In the dimension of waste, the ecological approach is analyzed regarding the collection, storage, transport and recycling of waste7, as well as the public health risks associated with the project. The main objective is to verify the response of the projects to the requirements regarding the observance of the sanitary norms (recycling and reuse — official definition presented in the Law No. 209/2016) and following the waste categorization called hierarchy and the methods of its application, art. 3, paragraph (1): a) prevention; b) preparation for reuse; c) recycling; d) other recovery operations, including energy recovery; e) removal. Also, considering that the national program for waste management through Government Decision no. 248/2013, promotes the recycling or re–use of products and creation of measures to stimulate the reuse preparation activities — art. 14, paragraph (3). In order to achieve the objectives of the state policy provided in par. (1), the authorities of the local public administration, the initial producers of waste and the owners of waste have the obligation: a) starting with the date of entry into force of the present law, to ensure the initiation of the activities of introducing separate collection systems according to par. (1) lit. a); b) to carry out activities of reuse and recycling of waste in accordance with the objectives specified in par. (1) lit. b) and c)8. Therefore, as a result of the analysis of the potential impact on the environment, the recommendation to satisfy these requirements by counter measures is generally applied.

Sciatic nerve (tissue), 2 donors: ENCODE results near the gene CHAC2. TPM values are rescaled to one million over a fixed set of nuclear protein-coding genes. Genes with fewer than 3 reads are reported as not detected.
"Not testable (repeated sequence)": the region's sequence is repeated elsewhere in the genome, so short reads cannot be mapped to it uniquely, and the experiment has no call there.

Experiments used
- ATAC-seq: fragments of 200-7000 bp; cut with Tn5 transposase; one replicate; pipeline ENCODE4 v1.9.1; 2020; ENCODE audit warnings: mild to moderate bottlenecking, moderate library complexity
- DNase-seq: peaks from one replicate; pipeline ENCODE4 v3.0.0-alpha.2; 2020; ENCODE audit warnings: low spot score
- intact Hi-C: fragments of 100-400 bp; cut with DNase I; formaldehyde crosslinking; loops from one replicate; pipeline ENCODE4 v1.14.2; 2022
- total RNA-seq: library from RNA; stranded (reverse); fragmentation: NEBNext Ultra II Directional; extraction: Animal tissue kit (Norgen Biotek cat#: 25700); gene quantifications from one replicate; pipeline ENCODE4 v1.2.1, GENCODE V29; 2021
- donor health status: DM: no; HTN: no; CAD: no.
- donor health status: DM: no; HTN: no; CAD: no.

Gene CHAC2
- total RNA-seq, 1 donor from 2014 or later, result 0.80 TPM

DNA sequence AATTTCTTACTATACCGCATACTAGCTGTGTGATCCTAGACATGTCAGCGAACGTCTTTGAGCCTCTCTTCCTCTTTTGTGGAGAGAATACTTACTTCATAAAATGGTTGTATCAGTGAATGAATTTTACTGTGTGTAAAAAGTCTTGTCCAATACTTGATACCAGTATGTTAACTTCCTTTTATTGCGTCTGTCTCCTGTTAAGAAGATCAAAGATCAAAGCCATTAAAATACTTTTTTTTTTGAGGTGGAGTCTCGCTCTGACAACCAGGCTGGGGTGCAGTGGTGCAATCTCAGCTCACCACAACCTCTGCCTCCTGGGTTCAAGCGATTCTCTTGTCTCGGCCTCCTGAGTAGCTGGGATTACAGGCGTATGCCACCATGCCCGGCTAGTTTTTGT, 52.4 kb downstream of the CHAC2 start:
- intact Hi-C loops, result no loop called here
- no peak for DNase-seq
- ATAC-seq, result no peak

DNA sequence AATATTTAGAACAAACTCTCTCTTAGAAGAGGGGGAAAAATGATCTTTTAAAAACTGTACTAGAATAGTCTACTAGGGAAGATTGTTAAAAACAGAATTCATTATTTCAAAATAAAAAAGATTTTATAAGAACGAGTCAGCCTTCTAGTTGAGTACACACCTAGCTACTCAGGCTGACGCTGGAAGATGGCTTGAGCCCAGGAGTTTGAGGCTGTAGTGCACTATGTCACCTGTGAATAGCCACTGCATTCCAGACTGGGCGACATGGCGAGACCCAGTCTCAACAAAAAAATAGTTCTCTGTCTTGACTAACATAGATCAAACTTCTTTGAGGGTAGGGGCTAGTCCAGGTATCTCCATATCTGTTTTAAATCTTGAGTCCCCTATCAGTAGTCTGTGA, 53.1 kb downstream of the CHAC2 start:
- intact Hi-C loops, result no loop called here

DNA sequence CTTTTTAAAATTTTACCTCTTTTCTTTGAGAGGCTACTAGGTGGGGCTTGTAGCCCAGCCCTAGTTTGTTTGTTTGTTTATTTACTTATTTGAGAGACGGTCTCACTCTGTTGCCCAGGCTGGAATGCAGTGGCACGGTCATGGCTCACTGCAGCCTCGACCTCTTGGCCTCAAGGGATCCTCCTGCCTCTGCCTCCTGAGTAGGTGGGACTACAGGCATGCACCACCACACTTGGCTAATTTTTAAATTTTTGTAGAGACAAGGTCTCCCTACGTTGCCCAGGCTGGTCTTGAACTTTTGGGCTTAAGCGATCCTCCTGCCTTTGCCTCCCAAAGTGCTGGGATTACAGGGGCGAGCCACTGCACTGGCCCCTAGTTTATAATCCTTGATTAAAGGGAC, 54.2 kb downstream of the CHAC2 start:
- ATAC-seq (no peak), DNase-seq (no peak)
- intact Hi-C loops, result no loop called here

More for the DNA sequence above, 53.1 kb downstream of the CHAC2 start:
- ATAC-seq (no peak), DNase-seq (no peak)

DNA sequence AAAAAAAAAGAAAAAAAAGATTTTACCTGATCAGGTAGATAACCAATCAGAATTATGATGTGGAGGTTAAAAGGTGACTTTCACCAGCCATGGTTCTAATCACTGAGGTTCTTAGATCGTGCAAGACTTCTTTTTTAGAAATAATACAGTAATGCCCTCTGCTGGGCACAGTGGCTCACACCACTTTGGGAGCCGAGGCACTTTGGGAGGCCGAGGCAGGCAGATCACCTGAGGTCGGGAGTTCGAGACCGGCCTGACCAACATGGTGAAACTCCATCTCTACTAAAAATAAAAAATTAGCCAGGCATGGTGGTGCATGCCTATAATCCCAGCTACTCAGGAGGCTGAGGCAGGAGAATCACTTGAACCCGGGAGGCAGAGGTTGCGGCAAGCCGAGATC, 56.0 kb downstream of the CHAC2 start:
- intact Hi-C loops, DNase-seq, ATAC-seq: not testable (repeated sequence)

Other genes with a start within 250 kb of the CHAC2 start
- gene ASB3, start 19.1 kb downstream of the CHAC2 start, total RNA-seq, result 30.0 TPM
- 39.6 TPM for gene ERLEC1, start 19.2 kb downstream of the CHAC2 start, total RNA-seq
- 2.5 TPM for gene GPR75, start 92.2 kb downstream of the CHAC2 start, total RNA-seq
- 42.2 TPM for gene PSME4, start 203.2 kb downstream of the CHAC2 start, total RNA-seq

For United States donors, 22 CFR 216 (Reg. 216) is the US federal regulation that defines the process of environmental impact assessment (EIA) in the pre–implementation phase of USAID9. The result of this process is the Documentation Regulation 216 — mainly: Requests for categorical exclusions (PCE), Initial environmental examinations (IEE) and Environmental Assessments (EA). In accordance with sections 118 (b) and 621 of the External Assistance Act of 1961, as well as recent amendments (FAA), the general procedures are used by A.I.D. to ensure that environmental factors and values are integrated into the decision–making process.